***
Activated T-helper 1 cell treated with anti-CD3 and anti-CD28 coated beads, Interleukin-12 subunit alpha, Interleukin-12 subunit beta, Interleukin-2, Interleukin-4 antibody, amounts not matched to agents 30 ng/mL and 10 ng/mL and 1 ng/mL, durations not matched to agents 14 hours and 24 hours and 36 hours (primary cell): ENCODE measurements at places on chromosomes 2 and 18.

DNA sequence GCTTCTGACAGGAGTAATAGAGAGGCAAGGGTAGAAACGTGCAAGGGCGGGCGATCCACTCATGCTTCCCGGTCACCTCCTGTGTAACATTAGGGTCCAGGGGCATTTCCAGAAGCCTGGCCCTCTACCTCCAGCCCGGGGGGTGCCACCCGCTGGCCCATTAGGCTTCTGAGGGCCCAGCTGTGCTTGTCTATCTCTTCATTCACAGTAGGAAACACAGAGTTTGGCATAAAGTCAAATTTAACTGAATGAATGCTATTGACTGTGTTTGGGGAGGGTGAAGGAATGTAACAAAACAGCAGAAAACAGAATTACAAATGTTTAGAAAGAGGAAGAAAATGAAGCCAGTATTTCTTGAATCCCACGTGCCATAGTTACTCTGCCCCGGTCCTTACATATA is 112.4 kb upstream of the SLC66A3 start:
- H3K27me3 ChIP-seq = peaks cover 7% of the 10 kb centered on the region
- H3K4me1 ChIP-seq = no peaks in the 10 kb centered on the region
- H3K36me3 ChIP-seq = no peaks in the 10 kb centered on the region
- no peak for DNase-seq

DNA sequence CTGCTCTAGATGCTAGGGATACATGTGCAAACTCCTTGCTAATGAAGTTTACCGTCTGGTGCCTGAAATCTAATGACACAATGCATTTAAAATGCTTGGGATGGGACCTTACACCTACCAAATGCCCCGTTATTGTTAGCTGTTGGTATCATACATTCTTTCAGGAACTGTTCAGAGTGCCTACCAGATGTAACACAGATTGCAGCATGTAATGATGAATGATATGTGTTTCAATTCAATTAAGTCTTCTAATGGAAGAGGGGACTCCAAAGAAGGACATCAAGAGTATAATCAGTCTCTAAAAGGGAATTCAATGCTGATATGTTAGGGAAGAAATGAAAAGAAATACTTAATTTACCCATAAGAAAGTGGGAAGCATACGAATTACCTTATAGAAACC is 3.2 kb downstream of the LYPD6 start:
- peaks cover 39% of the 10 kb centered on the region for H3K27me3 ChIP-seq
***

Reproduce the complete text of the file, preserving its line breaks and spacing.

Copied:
Activated T-helper 1 cell treated with anti-CD3 and anti-CD28 coated beads, Interleukin-12 subunit alpha, Interleukin-12 subunit beta, Interleukin-2, Interleukin-4 antibody, amounts not matched to agents 30 ng/mL and 10 ng/mL and 1 ng/mL, durations not matched to agents 14 hours and 24 hours and 36 hours (primary cell): ENCODE measurements at places on chromosomes 2 and 18.

DNA sequence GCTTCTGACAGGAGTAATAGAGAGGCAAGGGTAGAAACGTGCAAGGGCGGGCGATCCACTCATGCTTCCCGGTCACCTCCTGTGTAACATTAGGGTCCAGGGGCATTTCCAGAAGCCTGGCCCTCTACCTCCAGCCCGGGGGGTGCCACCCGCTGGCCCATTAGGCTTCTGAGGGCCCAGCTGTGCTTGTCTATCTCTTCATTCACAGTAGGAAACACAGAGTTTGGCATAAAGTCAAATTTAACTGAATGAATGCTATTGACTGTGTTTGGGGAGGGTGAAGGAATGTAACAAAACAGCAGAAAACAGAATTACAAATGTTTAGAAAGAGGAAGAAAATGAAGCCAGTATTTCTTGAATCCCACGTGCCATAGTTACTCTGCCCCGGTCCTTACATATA is 112.4 kb upstream of the SLC66A3 start:
- H3K27me3 ChIP-seq = peaks cover 7% of the 10 kb centered on the region
- H3K4me1 ChIP-seq = no peaks in the 10 kb centered on the region
- H3K36me3 ChIP-seq = no peaks in the 10 kb centered on the region
- no peak for DNase-seq

DNA sequence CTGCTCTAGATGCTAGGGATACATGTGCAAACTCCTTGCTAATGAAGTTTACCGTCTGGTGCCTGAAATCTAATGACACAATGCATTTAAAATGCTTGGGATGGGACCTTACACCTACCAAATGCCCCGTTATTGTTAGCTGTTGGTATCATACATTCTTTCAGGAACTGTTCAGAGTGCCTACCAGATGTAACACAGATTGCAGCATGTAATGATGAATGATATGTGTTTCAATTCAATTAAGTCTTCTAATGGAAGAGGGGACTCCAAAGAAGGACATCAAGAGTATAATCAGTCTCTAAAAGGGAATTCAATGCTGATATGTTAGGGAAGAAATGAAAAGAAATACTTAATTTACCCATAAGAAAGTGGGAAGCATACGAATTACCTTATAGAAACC is 3.2 kb downstream of the LYPD6 start:
- peaks cover 39% of the 10 kb centered on the region for H3K27me3 ChIP-seq